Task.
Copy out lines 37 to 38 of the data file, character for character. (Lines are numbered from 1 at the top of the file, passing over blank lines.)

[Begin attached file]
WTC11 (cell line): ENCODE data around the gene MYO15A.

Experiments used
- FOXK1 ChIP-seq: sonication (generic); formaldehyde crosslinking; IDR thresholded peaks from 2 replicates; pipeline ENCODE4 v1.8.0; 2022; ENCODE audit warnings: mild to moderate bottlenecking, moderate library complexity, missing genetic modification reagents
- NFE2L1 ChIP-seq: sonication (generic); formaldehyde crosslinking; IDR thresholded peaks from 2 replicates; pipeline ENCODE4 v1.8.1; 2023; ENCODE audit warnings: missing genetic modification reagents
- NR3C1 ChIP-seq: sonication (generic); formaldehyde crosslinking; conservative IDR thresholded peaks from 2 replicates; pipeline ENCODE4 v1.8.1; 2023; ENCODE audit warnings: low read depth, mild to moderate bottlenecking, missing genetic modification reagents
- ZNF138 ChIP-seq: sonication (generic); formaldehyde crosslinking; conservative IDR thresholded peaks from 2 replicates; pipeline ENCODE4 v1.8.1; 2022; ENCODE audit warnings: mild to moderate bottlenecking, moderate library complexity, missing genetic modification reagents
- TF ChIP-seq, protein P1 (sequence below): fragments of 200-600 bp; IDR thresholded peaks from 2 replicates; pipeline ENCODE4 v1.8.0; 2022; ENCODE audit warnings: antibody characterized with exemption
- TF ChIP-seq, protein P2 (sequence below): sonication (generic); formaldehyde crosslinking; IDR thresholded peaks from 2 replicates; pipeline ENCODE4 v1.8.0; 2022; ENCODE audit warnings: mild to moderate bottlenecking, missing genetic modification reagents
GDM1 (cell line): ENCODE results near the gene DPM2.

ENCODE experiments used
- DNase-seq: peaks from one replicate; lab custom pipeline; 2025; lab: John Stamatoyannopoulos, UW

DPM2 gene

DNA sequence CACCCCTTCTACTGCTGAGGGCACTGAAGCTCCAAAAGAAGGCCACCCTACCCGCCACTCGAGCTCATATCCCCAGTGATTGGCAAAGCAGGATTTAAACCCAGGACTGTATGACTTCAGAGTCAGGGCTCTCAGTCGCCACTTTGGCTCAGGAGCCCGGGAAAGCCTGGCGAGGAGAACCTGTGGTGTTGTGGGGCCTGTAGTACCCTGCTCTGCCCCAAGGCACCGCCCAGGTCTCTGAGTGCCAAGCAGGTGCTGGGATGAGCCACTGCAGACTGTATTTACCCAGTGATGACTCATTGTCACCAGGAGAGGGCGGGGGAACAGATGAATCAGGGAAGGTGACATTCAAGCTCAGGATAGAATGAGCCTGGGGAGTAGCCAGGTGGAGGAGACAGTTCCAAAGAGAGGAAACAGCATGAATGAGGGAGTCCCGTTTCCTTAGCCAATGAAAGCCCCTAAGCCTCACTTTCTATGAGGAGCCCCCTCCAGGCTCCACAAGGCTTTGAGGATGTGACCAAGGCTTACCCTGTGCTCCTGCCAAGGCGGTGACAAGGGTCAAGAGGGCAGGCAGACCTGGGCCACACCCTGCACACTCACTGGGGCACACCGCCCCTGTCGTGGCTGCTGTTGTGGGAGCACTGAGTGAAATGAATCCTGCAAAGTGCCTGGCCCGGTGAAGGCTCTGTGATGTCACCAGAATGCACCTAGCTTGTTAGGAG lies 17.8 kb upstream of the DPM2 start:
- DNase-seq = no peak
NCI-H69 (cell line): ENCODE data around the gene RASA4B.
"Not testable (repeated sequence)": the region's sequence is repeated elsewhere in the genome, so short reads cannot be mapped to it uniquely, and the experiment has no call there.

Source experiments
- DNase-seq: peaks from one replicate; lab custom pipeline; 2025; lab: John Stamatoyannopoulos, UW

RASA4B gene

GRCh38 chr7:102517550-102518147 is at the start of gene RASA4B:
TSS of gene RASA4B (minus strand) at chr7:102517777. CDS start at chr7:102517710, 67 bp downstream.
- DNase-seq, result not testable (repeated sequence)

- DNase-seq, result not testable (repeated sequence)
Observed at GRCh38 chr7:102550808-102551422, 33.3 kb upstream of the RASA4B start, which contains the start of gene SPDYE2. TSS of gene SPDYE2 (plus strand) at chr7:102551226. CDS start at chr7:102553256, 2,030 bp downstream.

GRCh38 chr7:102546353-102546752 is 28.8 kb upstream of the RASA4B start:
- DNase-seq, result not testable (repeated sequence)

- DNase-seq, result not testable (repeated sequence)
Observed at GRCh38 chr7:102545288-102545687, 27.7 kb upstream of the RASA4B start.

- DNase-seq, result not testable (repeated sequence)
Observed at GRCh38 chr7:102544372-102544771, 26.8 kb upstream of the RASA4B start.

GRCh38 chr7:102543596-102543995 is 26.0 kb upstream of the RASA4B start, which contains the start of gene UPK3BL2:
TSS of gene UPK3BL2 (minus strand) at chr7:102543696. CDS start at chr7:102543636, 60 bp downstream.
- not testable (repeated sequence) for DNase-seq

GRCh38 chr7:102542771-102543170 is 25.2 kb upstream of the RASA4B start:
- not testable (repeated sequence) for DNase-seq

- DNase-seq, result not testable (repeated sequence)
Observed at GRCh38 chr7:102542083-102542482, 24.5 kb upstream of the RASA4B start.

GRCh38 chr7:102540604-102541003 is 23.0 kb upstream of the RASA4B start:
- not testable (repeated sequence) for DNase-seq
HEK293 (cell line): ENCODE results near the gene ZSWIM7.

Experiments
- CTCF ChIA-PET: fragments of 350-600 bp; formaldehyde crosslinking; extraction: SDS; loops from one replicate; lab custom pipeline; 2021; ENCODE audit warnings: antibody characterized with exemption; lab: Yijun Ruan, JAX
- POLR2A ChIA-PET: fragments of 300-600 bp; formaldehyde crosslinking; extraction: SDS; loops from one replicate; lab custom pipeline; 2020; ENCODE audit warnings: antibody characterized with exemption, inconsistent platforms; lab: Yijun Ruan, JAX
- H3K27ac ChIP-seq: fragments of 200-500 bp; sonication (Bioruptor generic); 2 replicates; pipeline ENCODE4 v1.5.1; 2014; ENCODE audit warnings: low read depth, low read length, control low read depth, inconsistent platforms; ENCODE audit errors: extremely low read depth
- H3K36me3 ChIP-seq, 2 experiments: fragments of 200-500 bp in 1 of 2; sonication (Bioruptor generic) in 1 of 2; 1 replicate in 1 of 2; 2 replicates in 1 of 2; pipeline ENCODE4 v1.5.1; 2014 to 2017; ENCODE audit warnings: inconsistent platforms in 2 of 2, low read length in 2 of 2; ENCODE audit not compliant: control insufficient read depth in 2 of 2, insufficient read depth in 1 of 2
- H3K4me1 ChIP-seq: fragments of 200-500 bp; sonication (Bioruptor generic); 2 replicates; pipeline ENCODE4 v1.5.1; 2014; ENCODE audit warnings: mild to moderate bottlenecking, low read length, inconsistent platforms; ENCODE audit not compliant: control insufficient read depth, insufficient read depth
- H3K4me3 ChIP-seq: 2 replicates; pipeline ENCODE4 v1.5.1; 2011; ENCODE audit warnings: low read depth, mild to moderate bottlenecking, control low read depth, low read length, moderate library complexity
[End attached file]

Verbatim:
Observed at GRCh38 chr7:102542083-102542482, 24.5 kb upstream of the RASA4B start.

GRCh38 chr7:102540604-102541003 is 23.0 kb upstream of the RASA4B start: